No drain hole exists between the two, but with the engine off, oil runs from the reservoir to the crankcases by the same means it always has; past the oil pump rotors and shaft. Also just like in the past, the rate at which it runs from one side to the other will vary somewhat between different bikes for all kinds of reasons, mostly oil type and temp, and the amount of clearance on the pump.

That should not really have a bearing on this situation the way the OP has stated it, since he says he drained both the "tank" and the crankcases, and regardless of whether it was upstairs or down, the same oil should have been in there somewhere.

In draining the reservoir (front left drain plug), be certain that you remove the dip stick, or the tank won't vent and drain right.


interesting. so that is why there are 2 drain bolts, one is for the tank itself? I havent looked inside the newer ones so assumed there were 2 because of a casting wall or something inside the case.

  • grayracer513

Posted December 14, 2006 - 09:48 AM

#9

Yeah, the left front drain plug drains the reservoir, or "oil tank", and the one they cleverly hid right behind the frame tube on the right rear is the one for the crankcases. The feed and return passages are both internal now, but they are still there, and do the same thing as the external lines did. You can see the return passage built into the ignition cover, in fact. The soft vent hose on the right of the engine is the same hose as the one that went from the steering head to the cam cover on the older bikes; it's a pressure balance between the tank and engine.

Additionally, there's an overfill drain on the left rear (page 3-14 of the manual). This works by letting excess oil drain back through the return passage into the sump, and then out the overfill drain. The process is a slow one, though. It can take up to 10-15 minutes, depending on the overfill, oil temp and weight, etc.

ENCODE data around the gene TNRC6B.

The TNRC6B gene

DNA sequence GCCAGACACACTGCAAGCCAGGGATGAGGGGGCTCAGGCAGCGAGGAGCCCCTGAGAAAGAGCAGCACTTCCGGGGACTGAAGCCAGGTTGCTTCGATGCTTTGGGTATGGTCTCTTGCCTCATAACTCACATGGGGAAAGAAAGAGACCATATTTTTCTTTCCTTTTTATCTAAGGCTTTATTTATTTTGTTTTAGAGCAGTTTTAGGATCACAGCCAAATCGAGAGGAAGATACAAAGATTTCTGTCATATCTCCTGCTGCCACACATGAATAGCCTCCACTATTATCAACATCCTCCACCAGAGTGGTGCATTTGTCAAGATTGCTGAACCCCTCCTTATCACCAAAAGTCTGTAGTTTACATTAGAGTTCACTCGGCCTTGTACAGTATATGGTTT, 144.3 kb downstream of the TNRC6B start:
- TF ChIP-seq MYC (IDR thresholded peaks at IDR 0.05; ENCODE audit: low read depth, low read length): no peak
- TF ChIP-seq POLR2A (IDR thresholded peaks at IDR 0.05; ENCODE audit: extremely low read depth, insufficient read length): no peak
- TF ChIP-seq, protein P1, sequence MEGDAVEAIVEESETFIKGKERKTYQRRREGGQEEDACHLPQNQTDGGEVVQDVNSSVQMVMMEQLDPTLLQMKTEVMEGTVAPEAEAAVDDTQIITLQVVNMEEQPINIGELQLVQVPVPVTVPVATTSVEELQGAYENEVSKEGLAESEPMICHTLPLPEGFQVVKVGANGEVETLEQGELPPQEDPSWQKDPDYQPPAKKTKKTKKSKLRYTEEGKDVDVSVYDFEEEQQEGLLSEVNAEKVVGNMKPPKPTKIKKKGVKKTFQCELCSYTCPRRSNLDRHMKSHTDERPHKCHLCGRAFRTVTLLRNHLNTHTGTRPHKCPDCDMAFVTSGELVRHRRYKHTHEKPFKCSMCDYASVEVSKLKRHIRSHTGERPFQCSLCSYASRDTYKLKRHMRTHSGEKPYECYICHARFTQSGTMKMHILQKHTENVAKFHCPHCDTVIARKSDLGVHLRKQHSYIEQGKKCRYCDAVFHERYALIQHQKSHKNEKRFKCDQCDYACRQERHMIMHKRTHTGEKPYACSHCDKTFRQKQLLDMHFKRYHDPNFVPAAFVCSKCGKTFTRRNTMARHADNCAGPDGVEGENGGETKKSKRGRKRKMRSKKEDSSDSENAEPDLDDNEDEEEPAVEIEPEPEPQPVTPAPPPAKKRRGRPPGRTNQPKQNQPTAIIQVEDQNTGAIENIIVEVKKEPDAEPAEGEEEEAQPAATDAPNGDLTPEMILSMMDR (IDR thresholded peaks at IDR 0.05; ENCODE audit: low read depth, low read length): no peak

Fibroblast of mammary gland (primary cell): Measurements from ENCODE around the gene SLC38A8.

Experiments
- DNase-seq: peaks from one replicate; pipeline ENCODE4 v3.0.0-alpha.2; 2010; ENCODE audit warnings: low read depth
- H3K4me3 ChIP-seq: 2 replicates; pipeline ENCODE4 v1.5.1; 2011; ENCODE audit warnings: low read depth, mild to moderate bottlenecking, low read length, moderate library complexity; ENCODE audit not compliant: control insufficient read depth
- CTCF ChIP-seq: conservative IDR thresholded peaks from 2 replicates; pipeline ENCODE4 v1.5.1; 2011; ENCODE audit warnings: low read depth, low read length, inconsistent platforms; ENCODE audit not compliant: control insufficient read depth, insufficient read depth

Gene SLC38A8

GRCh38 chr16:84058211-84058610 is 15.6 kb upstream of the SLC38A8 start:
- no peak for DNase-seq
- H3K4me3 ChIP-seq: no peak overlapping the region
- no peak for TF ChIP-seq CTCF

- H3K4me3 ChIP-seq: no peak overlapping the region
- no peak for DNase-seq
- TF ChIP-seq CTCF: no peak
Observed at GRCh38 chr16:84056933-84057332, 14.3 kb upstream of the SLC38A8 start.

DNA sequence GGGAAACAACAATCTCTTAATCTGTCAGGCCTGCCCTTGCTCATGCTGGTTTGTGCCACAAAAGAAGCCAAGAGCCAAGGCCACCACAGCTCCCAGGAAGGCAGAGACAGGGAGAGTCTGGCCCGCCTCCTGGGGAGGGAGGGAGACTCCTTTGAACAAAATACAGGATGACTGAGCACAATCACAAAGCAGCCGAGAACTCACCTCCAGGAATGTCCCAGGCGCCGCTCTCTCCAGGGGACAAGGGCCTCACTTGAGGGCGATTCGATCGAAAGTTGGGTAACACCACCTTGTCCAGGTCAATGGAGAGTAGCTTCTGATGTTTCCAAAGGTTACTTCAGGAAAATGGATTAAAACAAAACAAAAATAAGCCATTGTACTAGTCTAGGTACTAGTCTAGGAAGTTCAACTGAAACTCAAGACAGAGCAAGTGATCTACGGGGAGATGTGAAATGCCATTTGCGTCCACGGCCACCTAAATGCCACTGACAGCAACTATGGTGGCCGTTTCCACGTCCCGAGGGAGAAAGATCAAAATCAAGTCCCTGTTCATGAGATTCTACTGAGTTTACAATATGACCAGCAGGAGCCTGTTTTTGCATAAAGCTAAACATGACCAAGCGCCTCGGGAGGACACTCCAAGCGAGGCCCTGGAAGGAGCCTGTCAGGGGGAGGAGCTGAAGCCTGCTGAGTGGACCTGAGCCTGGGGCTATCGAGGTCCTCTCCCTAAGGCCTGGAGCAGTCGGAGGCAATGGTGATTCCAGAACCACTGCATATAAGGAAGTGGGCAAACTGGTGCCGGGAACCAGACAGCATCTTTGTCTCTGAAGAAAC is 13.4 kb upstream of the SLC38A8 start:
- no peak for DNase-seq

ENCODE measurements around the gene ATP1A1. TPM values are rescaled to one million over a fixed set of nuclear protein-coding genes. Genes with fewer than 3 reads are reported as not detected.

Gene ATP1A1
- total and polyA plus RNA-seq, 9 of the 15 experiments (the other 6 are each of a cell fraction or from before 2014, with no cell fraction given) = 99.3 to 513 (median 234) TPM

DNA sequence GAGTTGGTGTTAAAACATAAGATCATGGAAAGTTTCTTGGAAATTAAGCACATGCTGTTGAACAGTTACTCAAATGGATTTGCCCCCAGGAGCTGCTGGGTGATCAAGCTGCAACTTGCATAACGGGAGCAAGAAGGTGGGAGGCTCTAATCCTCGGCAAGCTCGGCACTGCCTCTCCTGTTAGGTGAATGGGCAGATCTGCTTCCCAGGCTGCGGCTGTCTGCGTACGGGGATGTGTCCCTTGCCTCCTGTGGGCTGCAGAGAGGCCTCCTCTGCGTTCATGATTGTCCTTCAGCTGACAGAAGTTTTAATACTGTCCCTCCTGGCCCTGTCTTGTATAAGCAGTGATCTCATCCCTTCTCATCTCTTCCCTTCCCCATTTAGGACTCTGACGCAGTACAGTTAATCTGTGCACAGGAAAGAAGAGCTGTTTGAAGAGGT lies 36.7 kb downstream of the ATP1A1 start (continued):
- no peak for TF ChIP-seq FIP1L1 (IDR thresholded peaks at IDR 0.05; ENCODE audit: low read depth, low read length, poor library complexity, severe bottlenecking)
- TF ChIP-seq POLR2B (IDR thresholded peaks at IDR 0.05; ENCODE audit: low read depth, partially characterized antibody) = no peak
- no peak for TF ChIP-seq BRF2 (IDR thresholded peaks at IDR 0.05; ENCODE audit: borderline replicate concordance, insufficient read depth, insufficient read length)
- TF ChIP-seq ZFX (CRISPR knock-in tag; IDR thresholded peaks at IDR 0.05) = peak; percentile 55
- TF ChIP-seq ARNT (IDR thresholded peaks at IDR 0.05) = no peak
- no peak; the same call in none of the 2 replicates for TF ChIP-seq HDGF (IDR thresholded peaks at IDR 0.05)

Another thing that the manual doesn't say is that it's a good idea to wait about 20-30 seconds after engine shutdown to check the level, since air bubbles in the return line can blow out onto the dip stick and give the wrong read.

  • Dr._400

Posted December 14, 2006 - 10:14 AM

#10

I'm curious about something. If your not draining all the oil because you think or thought it was leaking out somewhere...........


Are you filling the motor back up with excess oil? Ya know what I mean, if there is lots of oil in the tank you can't see and you add more oil won't you blow seals or will it spew out the crankcase breather ??

Just curious.........:thumbsup:

  • grayracer513

Posted December 14, 2006 - 10:53 AM

#11

I have no idea if this is the OP's problem or not, but yes, if a dry sump like a YZF is overfilled to the point that the oil tank cannot hold the whole amount returned to it, then you next get too high a crankcase oil level, which will cause the crank to wind up oil on it and throw it off onto the cylinder wall, overwhelming the rings. It will also interfere with proper drainage from the top end, which will flood the valve seals and put excess oil in the breather.

  • 127

Posted January 04, 2007 - 10:34 AM

#12

well damn i'll be sure not to overfill but it's been 3 rides since I've had that first original scare - I've checked and changed oil every ride...

seems to be holding - I hope I was just being retarted or something and forgot that I had drained the oil...

  • haole

Posted January 04, 2007 - 01:04 PM

#13

Another thing that the manual doesn't say is that it's a good idea to wait about 20-30 seconds after engine shutdown to check the level, since air bubbles in the return line can blow out onto the dip stick and give the wrong read.


Seriously, the first time I changed the oil, it blew a huge bubble of oil out of the dipstick hole. I was like